The Church calendar is filled with many celebrations of the Saints and Holy Ones who went before us.  Usually the celebration date is scheduled on the day that person died.  We do that to recognize that the death day is the day the Holy One entered in to heaven.  In the Church calendar we celebrate the birthday and the death day of only three people.  The first is Our Lord Jesus Christ.   The second is the Blessed Virgin Mary.  The third is St. John the Baptist.  It certainly doesn’t surprise us that we celebrate Our Lord’s birthday or Our Blessed Mother’s birthday.   The fact that we celebrate ONLY one other’s birthday and death day tells us how important St. John the Baptist is to the Church.  On June 24th we celebrate the feast day (birthday) of St. John the Baptist, and on August 29th we celebrate his Passion (death day).

Jesus himself says this about St. John the Baptist, “among those born of women, there has risen no one greater that John the Baptist”.  So who then is this very special person?  John is recognized by the Church to be the Last of the Old Testament Prophets, and the first of the New Testament.  His own birth was quite miraculous, like many of the prophets that preceded him.  His parents were well beyond the normal child bearing years.  An angel, Gabriel, appeared to John’s father, the priest Zechariah, and foretold his miraculous birth.  Gabriel told Zechariah that John would be “great before the Lord” and would be “filled with the Holy Spirit, even from within his mother’s womb”.  Even his name, John, was divinely inspired.  It means, “The Lord is Gracious’.  When the Blessed Virgin Mary was pregnant with Jesus, she went to visit her cousin Elizabeth, who was pregnant with John.  As soon as Mary spoke, John the Baptist leaped within his mother’s womb.   The word translated “leaped” is the same word the Old Testament used when telling us that David danced before the Ark of the Covenant.  David leaped and danced before the Ark of the Old Covenant and St. John the Baptist leaped before the Ark of the New Covenant (Mary).  Truly, as the angel said, John was filled with the Holy Spirit even from within his mother’s womb.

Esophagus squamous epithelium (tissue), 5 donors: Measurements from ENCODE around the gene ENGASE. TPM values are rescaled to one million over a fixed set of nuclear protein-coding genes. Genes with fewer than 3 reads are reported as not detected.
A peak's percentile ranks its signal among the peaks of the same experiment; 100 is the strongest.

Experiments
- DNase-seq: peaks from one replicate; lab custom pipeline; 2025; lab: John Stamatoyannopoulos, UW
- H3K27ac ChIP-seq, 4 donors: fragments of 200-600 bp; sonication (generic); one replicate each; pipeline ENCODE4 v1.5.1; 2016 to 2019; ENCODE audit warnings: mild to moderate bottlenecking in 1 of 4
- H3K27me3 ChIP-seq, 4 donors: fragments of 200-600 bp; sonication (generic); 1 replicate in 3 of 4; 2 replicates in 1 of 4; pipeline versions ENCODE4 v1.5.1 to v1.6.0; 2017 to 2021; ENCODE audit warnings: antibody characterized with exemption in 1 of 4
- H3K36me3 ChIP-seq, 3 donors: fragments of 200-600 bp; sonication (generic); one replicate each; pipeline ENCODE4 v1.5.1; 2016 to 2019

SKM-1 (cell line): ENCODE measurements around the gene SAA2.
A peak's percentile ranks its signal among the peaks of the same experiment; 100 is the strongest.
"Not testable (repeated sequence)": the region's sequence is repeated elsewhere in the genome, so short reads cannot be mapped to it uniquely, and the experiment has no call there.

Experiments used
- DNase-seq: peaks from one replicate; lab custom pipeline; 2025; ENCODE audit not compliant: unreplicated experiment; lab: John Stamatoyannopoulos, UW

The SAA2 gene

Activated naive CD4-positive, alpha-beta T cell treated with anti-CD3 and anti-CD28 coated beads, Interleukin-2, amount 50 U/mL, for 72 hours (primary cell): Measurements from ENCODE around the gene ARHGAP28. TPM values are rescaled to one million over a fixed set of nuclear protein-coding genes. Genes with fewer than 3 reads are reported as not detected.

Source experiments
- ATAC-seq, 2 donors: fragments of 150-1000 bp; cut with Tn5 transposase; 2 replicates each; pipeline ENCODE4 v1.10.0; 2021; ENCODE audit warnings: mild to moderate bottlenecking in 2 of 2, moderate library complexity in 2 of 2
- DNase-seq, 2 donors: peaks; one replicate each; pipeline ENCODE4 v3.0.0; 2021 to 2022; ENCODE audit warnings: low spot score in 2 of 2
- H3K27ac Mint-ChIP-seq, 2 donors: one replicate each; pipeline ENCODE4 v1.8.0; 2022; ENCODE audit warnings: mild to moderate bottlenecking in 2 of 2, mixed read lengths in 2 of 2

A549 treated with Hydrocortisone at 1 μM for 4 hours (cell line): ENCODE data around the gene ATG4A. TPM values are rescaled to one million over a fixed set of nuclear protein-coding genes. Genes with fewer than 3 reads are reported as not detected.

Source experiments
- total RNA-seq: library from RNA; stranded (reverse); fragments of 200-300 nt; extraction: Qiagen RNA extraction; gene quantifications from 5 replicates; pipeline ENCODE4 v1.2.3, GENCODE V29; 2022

John was certainly a man who was quite different from most.  Scripture says that as a child he grew and became strong and then lived in the wilderness until the day of his manifestation to Israel.  St. Mark tells us that he was clothed in camel’s hair and ate locust and wild honey.  This was the same as Elijah the prophet.  St. Mark also tells us that the appearance of St. John the Baptist was connected with Isaiah; he says, “As it is written in Isaiah the prophet, “Behold, I send my messenger before your face, who shall prepare the way; the voice of one crying in the wilderness: Prepare the way of the Lord, make his paths straight”.  When John made his appearance, the people recognized him as a prophet and they came out to him in large numbers.  He had numerous disciples who followed him.  He proclaimed that the Kingdom of God was at hand and the people had to repent.              He baptized people as a sign of repentance.  Jesus came to John to be baptized and John protested saying that it is He who should be baptizing.  Jesus convinced John to baptize him, and he did and we have the beautiful  Trinitarian theophany where the Holy Spirit is seen and God the Father’s voice is heard saying, “This is my beloved son”.

John was quick to say that he must decrease while the Lord must increase.  He told his disciples to follow Jesus.  John was the one who called Jesus, “The Lamb of God”.    John was known for speaking out the TRUTH, no matter what the consequences were.  This is what finally brought about his passion.  John had publically rebuked Herod the Antipas telling him that his marriage to Herodias, his brother Phillip’s wife, was unlawful.  Herod threw him in prison but did not want to kill him because Herod knew that John was a Holy prophet and that the people loved John.  Herodias hated John and, through some trickery with her daughter, was able to have the king behead (if you don’t know the story, read Matthew 14: 1-12).  John’s disciples came quickly to claim his body and then immediately went to tell Jesus.  It is interesting to note that Amiens Cathedral in France claims to have the skull itself.  The history of it appears to make it quite probable.  In 2010, archeological digs in a fifth century Cathedral of St. John, found parts of a body buried in a marble box under the main altar.  Carbon dating shows these bones to be of a first century Middle Eastern man.  They may very well belong to St. John the Baptist.  In 2012, National Geographic covered this.